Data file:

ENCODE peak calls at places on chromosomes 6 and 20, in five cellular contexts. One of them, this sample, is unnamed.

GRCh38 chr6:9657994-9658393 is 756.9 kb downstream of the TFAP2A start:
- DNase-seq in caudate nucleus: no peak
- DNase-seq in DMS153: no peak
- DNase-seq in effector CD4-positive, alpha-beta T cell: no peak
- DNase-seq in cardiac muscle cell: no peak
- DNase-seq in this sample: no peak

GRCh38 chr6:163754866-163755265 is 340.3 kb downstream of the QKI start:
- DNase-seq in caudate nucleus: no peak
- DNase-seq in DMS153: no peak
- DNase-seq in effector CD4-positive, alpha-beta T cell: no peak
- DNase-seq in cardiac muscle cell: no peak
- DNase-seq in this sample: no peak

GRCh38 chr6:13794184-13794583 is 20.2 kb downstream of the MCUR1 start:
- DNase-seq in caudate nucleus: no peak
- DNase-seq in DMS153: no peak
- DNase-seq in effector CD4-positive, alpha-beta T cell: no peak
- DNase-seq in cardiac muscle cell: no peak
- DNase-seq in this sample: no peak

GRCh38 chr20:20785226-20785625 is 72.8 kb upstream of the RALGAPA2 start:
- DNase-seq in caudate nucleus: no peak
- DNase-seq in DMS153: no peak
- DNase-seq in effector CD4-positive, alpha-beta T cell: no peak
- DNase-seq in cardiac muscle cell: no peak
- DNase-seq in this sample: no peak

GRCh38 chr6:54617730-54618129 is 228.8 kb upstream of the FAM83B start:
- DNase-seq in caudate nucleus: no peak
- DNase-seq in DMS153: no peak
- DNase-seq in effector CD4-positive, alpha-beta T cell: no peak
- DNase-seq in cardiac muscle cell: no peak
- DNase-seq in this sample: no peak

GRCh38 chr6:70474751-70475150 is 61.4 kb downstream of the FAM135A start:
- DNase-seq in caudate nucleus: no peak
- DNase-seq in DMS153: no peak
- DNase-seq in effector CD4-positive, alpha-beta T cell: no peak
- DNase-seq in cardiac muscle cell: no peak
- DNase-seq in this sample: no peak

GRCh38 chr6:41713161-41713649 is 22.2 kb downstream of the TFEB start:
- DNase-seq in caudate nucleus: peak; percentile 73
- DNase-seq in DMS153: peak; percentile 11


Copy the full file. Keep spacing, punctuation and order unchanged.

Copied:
ENCODE peak calls at places on chromosomes 6 and 20, in five cellular contexts. One of them, this sample, is unnamed.

GRCh38 chr6:9657994-9658393 is 756.9 kb downstream of the TFAP2A start:
- DNase-seq in caudate nucleus: no peak
- DNase-seq in DMS153: no peak
- DNase-seq in effector CD4-positive, alpha-beta T cell: no peak
- DNase-seq in cardiac muscle cell: no peak
- DNase-seq in this sample: no peak

GRCh38 chr6:163754866-163755265 is 340.3 kb downstream of the QKI start:
- DNase-seq in caudate nucleus: no peak
- DNase-seq in DMS153: no peak
- DNase-seq in effector CD4-positive, alpha-beta T cell: no peak
- DNase-seq in cardiac muscle cell: no peak
- DNase-seq in this sample: no peak

GRCh38 chr6:13794184-13794583 is 20.2 kb downstream of the MCUR1 start:
- DNase-seq in caudate nucleus: no peak
- DNase-seq in DMS153: no peak
- DNase-seq in effector CD4-positive, alpha-beta T cell: no peak
- DNase-seq in cardiac muscle cell: no peak
- DNase-seq in this sample: no peak

GRCh38 chr20:20785226-20785625 is 72.8 kb upstream of the RALGAPA2 start:
- DNase-seq in caudate nucleus: no peak
- DNase-seq in DMS153: no peak
- DNase-seq in effector CD4-positive, alpha-beta T cell: no peak
- DNase-seq in cardiac muscle cell: no peak
- DNase-seq in this sample: no peak

GRCh38 chr6:54617730-54618129 is 228.8 kb upstream of the FAM83B start:
- DNase-seq in caudate nucleus: no peak
- DNase-seq in DMS153: no peak
- DNase-seq in effector CD4-positive, alpha-beta T cell: no peak
- DNase-seq in cardiac muscle cell: no peak
- DNase-seq in this sample: no peak

GRCh38 chr6:70474751-70475150 is 61.4 kb downstream of the FAM135A start:
- DNase-seq in caudate nucleus: no peak
- DNase-seq in DMS153: no peak
- DNase-seq in effector CD4-positive, alpha-beta T cell: no peak
- DNase-seq in cardiac muscle cell: no peak
- DNase-seq in this sample: no peak

GRCh38 chr6:41713161-41713649 is 22.2 kb downstream of the TFEB start:
- DNase-seq in caudate nucleus: peak; percentile 73
- DNase-seq in DMS153: peak; percentile 11